Annual underperformance of the size and value premiums is not unusual from a historical standpoint. Although small cap and value stocks have offered higher expected long-term returns relative to their large cap and growth counterparts, these return premiums do not appear each year.1 For example, since 1979, US small caps have outperformed large caps in 19 of the 37 calendar years—or 51% of the time. Results are similar for the relative price dimension. Since 1979, US value has outperformed growth in 20 of 37 calendar years—or 54% of the time. Small cap value has outperformed small cap growth in 57% of the calendar years.

History also has produced multiyear periods in which US small cap and value stocks did not outperform large caps and growth. The most recent example is three-year underperformance of small cap value vs. small cap growth (2013‒2015). Small value has also underperformed in three straight years (2009‒2011 and 1989‒1991). Other multiyear examples include small caps underperforming large caps (1984‒1987 and 1994‒1998) and value underperforming growth (1989‒1991 and 2009‒2011). Yet, despite even extended negative-premium periods, small cap and value stocks have outperformed their counterparts over time, and when the premiums reversed, they often did so strongly and for multiple years.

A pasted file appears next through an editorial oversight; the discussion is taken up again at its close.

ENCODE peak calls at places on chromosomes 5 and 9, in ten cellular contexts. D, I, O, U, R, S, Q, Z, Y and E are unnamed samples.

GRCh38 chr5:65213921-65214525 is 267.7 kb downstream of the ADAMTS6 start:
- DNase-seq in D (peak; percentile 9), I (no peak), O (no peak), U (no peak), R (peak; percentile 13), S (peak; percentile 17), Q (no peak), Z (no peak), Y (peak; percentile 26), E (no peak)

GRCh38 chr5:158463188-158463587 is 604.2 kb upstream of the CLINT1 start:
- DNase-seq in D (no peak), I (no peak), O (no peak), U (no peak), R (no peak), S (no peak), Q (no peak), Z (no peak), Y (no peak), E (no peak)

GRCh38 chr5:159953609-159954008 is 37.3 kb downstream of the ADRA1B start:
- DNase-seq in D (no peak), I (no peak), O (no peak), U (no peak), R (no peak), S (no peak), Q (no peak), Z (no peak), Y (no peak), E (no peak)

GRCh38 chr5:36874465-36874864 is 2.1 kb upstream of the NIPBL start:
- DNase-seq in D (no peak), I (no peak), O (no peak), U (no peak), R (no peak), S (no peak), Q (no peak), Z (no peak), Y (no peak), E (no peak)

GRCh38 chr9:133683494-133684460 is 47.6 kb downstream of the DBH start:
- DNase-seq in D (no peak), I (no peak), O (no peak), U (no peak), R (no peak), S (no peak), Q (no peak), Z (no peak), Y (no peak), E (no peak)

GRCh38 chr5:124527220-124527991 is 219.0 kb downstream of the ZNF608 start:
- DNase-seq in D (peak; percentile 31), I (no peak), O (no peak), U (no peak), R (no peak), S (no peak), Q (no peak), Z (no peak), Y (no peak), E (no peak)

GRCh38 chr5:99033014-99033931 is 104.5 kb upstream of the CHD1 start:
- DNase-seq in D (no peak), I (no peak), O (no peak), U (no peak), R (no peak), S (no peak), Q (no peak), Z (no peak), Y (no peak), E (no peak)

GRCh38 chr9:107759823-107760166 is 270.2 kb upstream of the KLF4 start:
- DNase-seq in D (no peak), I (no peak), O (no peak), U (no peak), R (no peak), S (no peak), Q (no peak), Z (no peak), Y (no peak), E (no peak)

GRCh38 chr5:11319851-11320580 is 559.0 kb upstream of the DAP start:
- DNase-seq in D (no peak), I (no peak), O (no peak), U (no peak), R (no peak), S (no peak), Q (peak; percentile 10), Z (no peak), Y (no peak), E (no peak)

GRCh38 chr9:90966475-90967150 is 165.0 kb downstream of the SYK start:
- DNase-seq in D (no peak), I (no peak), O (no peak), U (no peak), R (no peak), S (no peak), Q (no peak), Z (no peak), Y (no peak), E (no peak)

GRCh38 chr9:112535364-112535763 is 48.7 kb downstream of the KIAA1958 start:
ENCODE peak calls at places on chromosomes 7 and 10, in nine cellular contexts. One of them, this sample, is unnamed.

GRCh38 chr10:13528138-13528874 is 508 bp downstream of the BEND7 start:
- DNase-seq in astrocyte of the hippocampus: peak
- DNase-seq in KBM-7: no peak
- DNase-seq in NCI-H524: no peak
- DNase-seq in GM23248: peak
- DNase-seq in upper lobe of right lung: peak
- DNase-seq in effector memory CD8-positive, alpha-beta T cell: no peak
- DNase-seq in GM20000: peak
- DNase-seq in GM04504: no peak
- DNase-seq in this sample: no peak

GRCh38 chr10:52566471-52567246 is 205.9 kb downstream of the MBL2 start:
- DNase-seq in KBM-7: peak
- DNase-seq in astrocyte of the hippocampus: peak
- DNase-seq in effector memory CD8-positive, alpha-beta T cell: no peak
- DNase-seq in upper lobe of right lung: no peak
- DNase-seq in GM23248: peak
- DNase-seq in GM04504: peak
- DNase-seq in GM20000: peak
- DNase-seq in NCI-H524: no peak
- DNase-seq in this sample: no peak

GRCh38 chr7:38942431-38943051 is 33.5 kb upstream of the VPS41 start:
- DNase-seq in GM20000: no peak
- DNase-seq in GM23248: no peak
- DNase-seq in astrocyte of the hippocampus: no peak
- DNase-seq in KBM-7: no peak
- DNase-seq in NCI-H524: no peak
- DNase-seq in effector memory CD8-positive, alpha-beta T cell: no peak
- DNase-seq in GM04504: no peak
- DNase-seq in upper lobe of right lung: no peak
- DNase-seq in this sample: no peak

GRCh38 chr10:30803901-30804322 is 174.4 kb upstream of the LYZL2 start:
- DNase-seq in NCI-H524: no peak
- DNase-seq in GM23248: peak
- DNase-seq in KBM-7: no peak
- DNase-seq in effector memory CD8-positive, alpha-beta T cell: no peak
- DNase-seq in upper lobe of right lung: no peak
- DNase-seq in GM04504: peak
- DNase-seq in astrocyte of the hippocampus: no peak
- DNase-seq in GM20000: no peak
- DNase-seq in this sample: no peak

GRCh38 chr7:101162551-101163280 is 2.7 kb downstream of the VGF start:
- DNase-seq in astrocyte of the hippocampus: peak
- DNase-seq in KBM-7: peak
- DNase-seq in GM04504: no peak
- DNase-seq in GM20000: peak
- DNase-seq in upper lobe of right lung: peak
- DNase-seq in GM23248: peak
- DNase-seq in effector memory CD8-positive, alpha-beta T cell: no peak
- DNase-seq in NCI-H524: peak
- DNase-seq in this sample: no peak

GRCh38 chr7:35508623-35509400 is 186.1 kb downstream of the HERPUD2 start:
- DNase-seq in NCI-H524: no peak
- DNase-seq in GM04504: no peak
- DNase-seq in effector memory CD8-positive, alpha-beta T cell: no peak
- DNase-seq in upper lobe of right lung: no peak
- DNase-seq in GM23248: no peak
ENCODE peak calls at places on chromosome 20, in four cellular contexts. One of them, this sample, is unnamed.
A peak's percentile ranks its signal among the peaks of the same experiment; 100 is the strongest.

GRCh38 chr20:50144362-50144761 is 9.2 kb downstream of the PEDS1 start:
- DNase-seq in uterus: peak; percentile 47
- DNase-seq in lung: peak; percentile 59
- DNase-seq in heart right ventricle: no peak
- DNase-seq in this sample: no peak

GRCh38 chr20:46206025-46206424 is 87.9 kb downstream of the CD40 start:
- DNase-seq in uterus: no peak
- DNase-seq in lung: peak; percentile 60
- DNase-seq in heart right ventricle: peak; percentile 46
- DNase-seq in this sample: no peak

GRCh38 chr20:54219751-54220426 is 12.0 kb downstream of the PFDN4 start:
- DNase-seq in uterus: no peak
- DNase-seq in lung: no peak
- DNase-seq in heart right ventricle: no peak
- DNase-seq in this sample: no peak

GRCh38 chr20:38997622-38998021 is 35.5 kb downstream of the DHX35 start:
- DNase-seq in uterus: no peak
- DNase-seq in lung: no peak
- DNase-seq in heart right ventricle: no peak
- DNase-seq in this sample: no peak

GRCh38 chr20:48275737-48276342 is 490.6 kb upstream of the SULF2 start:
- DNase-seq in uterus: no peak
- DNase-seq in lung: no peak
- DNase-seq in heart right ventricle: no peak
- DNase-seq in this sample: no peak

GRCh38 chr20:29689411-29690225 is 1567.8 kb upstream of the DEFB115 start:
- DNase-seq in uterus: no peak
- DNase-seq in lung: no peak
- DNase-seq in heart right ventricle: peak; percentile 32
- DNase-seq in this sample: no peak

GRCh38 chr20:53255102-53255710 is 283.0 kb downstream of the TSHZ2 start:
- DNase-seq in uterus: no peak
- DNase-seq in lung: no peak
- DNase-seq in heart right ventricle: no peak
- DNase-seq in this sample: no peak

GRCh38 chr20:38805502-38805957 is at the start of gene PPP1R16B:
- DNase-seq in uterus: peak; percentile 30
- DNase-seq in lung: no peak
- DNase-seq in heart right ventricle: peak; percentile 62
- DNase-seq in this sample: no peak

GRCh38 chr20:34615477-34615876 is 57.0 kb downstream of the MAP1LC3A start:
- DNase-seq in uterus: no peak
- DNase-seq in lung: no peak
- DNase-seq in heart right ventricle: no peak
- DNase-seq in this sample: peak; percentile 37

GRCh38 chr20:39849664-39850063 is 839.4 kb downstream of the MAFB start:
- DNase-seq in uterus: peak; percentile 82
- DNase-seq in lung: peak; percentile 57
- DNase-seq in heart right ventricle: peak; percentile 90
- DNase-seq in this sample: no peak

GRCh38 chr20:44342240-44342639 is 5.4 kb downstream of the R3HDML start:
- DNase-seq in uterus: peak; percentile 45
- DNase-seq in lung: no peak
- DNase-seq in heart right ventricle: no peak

1. 1. US small cap is represented by the Russell 2000 Index; US large cap is the Russell 1000 Index; US value (marketwide) is the Russell 3000 Value Index; and US growth (marketwide) is the Russell 3000 Growth Index. US large value is the Russell 1000 Value Index; US large growth is the Russell 1000 Growth Index. Russell data © Russell Investment Group 1995–2016, all rights reserved.*All Charts by Dimensional Funds

Registered Representative, Securities offered through Cambridge Investment Research, Inc., a Broker/Dealer, Member FINRA/SIPC. Investment Advisor Representative, Cambridge Investment Research Advisors, Inc., a Registered Investment Advisor. Lion’s Share U.S. Financial Services and Dimensional Funds and  Cambridge are not affiliated. Indices mentioned cannot be directly invested in. Past performance is no guarantee.  When you access other linked websites, you assume total responsibility and risk of the websites you are linking to caveat emptor. All expressions of opinion are subject to change without notice in reaction to shifting market conditions. All materials presented are compiled from sources believed to be reliable and current, but accuracy cannot be guaranteed. Article are provided for informational purposes, and it is not to be construed as an offer, solicitation, recommendation or endorsement of any particular security, products, or services in Alabama, Florida, Georgia, and Tennessee. No offers may be made or accepted from any resident outside the specific state(s) referenced.